|European Case Law Identifier:||ECLI:EP:BA:1992:T086990.19920701|
|Date of decision:||01 July 1992|
|Case number:||T 0869/90|
|IPC class:||G01V 3/30|
|Language of proceedings:||EN|
|Download and more information:||
|Title of application:||Electromagnetic borehole logging apparatus and method|
|Applicant name:||Texaco Development Corporation|
|Relevant legal provisions:||
|Keywords:||Inventive step (no) - problem and solution
Objective formulation of the technical problem
Summary of Facts and Submissions
I. European patent application No. 84 301 562.9 was refused by the Examining Division in its decision dated 30 May 1992. A notice of appeal was filed on 31 July 1990. A statement of grounds was filed on 10 October 1990, that is, after the expiry of the time limit for filing the statement of grounds of appeal according to Article 108 EPC and Rules 78(3) and 83(4) EPC.
II. Following an application for re-establishment of rights under Article 122 EPC, the present Board decided (see the interlocutory decision T 869/90) that the rights of the Appellant were re-established in connection with the filing of an admissible appeal, and the statement of appeal shall therefore be considered as having been filed within the four-month time limit provided by Article 108 EPC.
III. The application was refused on the ground that the claimed subject-matter did not involve an inventive step having regard to the disclosure in the prior art document D1, US- A-4 185 238.
IV. The Appellant requested that the contested decision be set aside and that a patent be granted on the basis of the following application documents:
- pages 3-9 of the description as originally filed;
- pages 1 and 2 of the description received on 24.09.88 with page 1 amended according to Applicant's request dated 14.12.89 and page 2 amended according to Applicant's request dated 10 October 1992;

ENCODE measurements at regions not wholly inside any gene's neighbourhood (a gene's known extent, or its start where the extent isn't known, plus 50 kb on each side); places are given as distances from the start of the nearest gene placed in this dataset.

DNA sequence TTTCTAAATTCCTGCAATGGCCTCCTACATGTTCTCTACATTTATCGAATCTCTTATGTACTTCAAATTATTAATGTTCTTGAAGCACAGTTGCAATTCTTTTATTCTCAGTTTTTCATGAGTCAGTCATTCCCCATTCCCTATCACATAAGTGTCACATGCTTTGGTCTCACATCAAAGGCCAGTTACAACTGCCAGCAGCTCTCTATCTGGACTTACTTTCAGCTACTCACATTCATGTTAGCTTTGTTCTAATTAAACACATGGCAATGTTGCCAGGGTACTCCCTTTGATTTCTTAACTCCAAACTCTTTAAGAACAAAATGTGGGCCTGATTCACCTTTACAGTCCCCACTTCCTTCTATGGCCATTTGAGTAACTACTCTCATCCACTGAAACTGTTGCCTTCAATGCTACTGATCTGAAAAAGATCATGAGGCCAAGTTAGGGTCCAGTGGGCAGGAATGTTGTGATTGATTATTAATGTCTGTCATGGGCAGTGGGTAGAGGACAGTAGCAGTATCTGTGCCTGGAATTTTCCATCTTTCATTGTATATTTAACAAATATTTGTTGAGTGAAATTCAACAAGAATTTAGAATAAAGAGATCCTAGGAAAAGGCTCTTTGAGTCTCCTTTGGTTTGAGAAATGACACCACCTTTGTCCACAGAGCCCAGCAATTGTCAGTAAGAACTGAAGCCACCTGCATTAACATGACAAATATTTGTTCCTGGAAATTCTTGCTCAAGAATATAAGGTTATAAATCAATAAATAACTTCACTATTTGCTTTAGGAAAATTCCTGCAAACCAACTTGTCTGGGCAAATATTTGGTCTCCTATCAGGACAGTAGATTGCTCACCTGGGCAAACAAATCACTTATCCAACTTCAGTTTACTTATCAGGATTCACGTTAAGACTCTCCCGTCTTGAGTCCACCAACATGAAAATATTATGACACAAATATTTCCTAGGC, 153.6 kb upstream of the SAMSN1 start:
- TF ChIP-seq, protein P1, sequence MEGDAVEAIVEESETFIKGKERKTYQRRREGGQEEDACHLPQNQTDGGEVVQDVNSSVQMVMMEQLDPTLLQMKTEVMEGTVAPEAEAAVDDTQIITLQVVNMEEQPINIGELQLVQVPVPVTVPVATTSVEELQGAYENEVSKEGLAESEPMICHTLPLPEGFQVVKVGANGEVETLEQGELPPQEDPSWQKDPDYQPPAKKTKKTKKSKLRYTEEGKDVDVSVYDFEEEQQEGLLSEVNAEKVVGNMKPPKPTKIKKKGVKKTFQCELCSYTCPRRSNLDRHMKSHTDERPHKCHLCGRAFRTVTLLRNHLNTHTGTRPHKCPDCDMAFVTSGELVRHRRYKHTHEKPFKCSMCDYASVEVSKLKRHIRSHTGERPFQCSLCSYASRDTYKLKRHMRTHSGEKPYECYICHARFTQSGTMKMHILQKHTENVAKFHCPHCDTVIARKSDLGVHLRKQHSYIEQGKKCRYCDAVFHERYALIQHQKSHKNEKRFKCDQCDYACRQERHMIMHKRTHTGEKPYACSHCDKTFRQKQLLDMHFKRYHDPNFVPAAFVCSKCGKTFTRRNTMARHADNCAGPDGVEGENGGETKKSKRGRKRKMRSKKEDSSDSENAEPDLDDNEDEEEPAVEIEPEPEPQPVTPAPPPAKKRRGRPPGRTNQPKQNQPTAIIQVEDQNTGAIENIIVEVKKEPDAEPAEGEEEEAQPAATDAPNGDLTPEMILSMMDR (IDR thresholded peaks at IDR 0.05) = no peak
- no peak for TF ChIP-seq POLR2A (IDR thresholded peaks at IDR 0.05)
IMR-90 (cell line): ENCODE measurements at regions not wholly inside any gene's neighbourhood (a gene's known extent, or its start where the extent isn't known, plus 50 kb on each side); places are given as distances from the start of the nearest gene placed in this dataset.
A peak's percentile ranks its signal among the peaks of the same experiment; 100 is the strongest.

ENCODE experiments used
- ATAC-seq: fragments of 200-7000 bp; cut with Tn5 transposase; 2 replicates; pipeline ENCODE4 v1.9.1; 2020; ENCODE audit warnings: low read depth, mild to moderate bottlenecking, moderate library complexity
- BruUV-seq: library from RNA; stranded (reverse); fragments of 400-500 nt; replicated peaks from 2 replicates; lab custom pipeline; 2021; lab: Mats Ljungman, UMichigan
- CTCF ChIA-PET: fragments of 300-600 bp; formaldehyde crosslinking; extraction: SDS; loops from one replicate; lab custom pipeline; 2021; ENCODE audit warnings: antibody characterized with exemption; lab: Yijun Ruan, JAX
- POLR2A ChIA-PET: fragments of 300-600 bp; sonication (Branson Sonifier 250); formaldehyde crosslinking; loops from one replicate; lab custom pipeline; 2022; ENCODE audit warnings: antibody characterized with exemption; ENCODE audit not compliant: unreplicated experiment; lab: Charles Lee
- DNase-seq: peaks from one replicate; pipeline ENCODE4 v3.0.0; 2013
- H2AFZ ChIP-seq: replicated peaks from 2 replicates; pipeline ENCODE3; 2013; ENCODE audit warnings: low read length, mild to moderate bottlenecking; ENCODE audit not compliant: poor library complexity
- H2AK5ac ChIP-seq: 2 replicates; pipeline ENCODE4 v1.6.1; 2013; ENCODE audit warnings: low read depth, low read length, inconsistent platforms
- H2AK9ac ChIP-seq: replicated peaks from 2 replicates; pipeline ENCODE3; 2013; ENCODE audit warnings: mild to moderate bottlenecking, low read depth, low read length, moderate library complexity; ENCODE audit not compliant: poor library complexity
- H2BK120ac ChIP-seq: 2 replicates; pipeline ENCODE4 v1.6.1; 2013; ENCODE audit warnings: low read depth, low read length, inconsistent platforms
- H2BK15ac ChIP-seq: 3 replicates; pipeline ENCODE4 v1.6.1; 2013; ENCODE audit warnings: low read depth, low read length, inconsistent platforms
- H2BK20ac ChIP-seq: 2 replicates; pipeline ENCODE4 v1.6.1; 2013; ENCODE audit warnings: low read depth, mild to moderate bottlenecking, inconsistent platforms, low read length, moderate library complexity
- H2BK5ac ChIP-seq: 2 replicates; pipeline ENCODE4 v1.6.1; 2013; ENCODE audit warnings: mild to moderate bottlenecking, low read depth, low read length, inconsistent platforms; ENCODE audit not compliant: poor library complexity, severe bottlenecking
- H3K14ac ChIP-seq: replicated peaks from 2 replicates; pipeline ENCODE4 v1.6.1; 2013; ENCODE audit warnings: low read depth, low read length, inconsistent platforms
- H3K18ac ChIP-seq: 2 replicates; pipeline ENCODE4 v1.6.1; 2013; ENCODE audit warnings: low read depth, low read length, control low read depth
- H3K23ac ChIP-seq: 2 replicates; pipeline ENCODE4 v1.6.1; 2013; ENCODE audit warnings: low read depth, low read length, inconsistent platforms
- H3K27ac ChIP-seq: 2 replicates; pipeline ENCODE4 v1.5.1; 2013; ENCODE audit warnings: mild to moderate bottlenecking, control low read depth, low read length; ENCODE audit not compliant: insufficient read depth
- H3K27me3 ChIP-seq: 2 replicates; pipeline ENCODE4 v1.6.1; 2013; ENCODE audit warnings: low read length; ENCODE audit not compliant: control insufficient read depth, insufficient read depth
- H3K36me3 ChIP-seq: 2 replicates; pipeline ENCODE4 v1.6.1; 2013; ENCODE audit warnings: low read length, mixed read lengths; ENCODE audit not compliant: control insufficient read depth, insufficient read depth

- Claims 1-5 received on 24.09.88;
- drawing sheets 1/2 and 2/2 received on 24.09.88.
As an auxiliary request, oral proceedings were requested by the Appellant. These were duly appointed. At the end of the oral proceedings, a decision was announced that the appeal is dismissed.
V. The only independent Claim 1 has the following wording:
"Apparatus for determining the dielectric constant and/or resistivity of an earth formation (15) in the vicinity of a borehole (13), the earth formation being subject to invasion of fluid (14) from the borehole, said apparatus comprising:
means (16, 17) for transmitting electromagnetic energy into the earth formation from a first location in the borehole at a frequency which permits the electromagnetic energy to propagate through the surrounding earth formation;
means (22, 23, 24) for receiving electromagnetic energy at a plurality of locations in the borehole spaced at different distances longitudinally apart from the transmitting means (16, 17) and for providing signals representative of the received electromagnetic energy at those locations;
amplitude ratio means (140) and phase difference means (130) for respectively deriving an amplitude ratio signal and a phase difference signal from selected said representative signals; and
means (54, 100) for determining the dielectric constant and/or resistivity of said earth formation in accordance with said amplitude ratio and phase difference signals;
characterised in that:
said means (22, 23, 24) for receiving electromagnetic energy comprises only three receiving means disposed respectively at three locations in the borehole spaced successively longitudinally apart from the transmitting means (16, 17);
said amplitude ratio means (140) is operative to derive the ratio of the amplitudes of said signals provided by the receiving means (22, 23) at the two of the three locations nearest the transmitting means; and
said phase difference means (130) is operative to derive the phase difference between said signals provided by the receiving means (23, 24) at the two of the three locations furthest away from the transmitting means."
VI. The arguments presented by the Appellant in favour of an inventive step can be summarised as follows:
The technical problem addressed by the present invention is to determine dielectric constant and resistivity of the earth formations around a borehole where fluid from the borehole has invaded the earth formation in the vicinity of the borehole. As compared with the prior art logging apparatus disclosed in US-A-4 107 598, which employs only two receivers, the apparatus of the present invention provides a more accurate determination of dielectric constant.